For a while science seemed to have been behind when it comes to the benefits of meditation, they appear to dismiss it as a non-scientific action not worthy of “science”, or that it is something that doesn’t go with scientific principles. But what happens when they start taking a closer look by getting outside of their own box?
Sara Lazar, a neuroscientist from Harvard finds after personal experimentation, that meditation really does have the power to reduce stress, depression, and even creates a better sense of calmness and compassion towards others.
Lazar: A friend and I were training for the Boston marathon. I had some running injuries, so I saw a physical therapist who told me to stop running and just stretch. So I started practicing yoga as a form of physical therapy. I started realizing that it was very powerful, that it had some real benefits, so I just got interested in how it worked.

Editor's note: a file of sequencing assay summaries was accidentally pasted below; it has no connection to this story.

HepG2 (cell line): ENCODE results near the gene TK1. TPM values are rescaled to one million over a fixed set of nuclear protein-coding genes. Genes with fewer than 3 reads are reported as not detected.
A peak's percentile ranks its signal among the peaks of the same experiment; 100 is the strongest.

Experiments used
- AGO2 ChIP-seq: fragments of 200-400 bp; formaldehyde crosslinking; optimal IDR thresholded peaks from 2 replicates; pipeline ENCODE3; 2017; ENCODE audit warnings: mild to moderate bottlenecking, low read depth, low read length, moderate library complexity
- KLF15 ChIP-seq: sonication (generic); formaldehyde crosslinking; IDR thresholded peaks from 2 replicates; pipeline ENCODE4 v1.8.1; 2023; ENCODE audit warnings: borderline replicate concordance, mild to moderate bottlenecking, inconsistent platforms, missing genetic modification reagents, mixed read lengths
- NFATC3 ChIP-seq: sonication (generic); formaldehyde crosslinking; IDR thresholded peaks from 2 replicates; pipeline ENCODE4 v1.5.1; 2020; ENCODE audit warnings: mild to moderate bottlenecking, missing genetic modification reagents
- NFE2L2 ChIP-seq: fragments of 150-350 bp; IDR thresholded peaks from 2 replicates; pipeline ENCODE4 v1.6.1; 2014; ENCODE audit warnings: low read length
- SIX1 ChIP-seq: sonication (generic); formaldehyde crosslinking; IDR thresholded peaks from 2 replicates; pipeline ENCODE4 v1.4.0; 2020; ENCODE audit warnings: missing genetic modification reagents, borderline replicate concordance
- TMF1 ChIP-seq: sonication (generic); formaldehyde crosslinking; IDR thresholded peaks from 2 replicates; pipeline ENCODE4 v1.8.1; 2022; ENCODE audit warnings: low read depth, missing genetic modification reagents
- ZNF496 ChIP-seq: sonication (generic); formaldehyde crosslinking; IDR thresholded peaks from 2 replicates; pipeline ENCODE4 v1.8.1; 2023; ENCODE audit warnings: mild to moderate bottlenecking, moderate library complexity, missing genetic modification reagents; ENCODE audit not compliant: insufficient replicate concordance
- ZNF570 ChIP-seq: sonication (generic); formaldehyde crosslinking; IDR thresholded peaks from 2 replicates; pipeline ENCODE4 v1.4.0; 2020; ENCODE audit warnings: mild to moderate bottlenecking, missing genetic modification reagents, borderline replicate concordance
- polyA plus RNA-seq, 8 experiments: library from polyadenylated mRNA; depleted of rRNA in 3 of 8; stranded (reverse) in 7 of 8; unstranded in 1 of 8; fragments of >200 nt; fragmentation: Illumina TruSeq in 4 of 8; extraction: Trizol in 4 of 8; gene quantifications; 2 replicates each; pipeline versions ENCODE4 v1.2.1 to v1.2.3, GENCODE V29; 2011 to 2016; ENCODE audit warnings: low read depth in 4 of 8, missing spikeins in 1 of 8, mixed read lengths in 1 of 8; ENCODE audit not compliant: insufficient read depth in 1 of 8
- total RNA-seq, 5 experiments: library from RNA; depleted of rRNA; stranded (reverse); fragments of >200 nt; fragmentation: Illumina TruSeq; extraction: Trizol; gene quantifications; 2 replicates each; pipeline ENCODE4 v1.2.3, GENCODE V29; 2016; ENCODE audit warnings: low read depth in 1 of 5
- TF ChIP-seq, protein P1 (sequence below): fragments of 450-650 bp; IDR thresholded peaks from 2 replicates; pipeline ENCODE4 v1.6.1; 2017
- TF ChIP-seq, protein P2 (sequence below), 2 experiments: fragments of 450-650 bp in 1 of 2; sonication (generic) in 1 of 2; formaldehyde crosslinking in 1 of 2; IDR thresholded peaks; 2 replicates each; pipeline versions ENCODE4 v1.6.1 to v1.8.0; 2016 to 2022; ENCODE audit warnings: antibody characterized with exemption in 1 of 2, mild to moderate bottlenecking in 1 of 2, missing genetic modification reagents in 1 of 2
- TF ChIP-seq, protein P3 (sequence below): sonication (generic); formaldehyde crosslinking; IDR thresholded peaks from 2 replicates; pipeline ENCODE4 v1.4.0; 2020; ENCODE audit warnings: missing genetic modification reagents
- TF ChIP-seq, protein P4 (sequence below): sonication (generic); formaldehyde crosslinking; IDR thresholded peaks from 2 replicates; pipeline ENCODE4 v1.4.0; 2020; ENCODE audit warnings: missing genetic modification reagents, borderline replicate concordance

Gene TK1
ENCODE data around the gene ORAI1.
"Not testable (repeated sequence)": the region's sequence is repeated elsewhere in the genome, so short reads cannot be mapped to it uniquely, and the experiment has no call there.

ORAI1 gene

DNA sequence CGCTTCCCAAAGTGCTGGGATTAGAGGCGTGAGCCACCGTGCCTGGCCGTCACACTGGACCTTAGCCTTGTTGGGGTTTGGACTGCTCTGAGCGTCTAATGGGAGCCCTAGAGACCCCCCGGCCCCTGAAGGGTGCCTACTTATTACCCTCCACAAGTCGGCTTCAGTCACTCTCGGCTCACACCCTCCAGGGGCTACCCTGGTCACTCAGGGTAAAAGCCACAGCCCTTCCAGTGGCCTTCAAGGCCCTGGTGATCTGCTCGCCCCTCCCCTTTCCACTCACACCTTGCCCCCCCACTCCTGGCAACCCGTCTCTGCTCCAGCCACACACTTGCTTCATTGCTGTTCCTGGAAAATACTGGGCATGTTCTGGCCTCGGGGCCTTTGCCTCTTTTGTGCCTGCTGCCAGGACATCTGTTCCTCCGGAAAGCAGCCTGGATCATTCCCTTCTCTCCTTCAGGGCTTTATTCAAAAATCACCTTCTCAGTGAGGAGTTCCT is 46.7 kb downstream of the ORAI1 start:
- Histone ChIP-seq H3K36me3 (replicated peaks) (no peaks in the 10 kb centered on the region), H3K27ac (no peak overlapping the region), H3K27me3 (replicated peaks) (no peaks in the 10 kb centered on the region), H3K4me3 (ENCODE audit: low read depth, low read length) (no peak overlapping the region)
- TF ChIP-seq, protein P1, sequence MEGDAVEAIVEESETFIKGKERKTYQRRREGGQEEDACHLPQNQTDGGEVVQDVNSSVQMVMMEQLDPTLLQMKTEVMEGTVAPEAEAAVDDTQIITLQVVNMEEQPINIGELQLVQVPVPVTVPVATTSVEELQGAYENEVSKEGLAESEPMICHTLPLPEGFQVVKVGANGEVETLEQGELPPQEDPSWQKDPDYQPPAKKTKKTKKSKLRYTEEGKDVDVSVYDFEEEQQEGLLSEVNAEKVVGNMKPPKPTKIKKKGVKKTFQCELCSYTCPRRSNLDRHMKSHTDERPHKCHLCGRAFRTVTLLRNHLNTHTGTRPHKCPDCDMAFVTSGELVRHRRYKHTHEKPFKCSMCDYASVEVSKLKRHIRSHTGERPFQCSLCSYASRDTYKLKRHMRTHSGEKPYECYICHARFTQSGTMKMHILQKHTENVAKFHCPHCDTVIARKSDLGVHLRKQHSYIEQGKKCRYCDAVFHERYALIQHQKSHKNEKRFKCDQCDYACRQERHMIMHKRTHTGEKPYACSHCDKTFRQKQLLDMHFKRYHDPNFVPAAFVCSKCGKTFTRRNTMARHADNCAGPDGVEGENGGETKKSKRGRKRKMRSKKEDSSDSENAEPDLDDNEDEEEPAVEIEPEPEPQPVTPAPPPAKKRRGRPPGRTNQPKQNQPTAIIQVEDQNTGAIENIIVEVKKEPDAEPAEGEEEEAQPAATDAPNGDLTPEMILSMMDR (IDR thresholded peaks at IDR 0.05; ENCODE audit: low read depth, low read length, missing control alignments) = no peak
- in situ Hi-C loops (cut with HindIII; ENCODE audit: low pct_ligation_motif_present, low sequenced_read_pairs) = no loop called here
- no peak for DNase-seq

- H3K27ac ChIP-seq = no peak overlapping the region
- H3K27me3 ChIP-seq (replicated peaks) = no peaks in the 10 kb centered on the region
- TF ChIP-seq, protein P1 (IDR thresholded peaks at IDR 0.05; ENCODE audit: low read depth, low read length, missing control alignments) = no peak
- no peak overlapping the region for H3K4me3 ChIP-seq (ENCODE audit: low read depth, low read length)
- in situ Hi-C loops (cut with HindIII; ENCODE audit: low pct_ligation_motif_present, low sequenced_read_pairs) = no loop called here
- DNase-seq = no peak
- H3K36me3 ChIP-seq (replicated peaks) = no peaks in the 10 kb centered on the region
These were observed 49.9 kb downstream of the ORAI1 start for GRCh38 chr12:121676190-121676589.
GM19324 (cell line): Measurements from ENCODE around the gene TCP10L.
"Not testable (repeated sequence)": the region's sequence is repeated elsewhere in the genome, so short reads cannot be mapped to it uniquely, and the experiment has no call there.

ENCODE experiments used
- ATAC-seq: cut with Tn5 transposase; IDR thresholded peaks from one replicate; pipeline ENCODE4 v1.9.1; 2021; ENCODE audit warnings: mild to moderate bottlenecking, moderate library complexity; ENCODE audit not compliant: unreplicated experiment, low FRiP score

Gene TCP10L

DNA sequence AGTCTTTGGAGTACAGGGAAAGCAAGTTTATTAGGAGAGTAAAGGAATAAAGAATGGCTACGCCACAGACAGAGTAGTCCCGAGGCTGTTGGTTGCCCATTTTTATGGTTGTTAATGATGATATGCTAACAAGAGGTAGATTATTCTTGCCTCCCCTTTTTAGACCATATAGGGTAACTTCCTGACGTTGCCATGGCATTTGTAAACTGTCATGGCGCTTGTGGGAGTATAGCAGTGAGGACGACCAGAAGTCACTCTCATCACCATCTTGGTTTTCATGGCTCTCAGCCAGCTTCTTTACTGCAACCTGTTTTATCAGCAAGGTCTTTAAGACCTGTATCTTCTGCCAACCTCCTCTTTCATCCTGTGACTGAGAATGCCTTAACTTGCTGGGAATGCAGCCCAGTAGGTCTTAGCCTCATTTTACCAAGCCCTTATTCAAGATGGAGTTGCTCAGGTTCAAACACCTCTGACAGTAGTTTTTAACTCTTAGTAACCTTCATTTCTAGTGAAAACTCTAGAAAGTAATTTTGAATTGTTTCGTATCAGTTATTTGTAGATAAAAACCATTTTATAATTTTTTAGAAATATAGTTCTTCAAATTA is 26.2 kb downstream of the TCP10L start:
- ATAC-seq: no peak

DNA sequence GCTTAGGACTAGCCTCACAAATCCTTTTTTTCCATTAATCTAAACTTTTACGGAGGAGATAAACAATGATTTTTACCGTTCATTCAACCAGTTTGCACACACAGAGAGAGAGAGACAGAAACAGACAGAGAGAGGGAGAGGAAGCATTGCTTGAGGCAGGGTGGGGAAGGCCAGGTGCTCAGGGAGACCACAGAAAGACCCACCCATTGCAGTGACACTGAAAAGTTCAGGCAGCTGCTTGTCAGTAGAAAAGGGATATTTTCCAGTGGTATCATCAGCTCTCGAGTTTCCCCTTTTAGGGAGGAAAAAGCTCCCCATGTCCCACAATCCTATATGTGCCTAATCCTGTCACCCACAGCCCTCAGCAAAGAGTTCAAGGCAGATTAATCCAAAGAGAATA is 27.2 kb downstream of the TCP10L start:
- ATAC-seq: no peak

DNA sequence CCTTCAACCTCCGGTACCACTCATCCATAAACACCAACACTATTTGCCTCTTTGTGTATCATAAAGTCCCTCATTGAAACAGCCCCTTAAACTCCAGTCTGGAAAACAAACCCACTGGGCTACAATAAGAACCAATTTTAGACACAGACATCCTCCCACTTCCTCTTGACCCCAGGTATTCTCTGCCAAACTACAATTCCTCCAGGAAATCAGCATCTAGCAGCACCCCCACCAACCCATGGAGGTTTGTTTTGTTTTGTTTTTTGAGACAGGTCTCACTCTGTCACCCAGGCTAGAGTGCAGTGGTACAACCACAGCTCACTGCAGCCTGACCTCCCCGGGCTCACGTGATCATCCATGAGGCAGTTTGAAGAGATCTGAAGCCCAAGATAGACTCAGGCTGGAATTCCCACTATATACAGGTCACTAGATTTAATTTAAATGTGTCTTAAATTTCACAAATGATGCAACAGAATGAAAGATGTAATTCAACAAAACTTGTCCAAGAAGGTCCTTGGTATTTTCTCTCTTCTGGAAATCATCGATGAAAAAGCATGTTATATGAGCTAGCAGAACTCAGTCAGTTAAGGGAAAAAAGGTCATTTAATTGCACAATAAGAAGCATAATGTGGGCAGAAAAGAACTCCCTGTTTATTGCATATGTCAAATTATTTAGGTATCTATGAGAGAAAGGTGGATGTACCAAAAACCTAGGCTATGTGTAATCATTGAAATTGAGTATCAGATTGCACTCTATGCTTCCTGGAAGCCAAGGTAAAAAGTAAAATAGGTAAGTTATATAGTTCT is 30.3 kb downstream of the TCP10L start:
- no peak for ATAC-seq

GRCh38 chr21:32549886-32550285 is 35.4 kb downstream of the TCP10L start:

The yoga teacher made all sorts of claims, that yoga would increase your compassion and open your heart. And I’d think, ‘Yeah, yeah, yeah, I’m here to stretch.’ But I started noticing that I was calmer. I was better able to handle more difficult situations. I was more compassionate and open hearted, and able to see things from others’ points of view.
I thought, maybe it was just the placebo response. But then I did a literature search of the science, and saw evidence that meditation had been associated with decreased stress, decreased depression, anxiety, pain and insomnia, and an increased quality of life.
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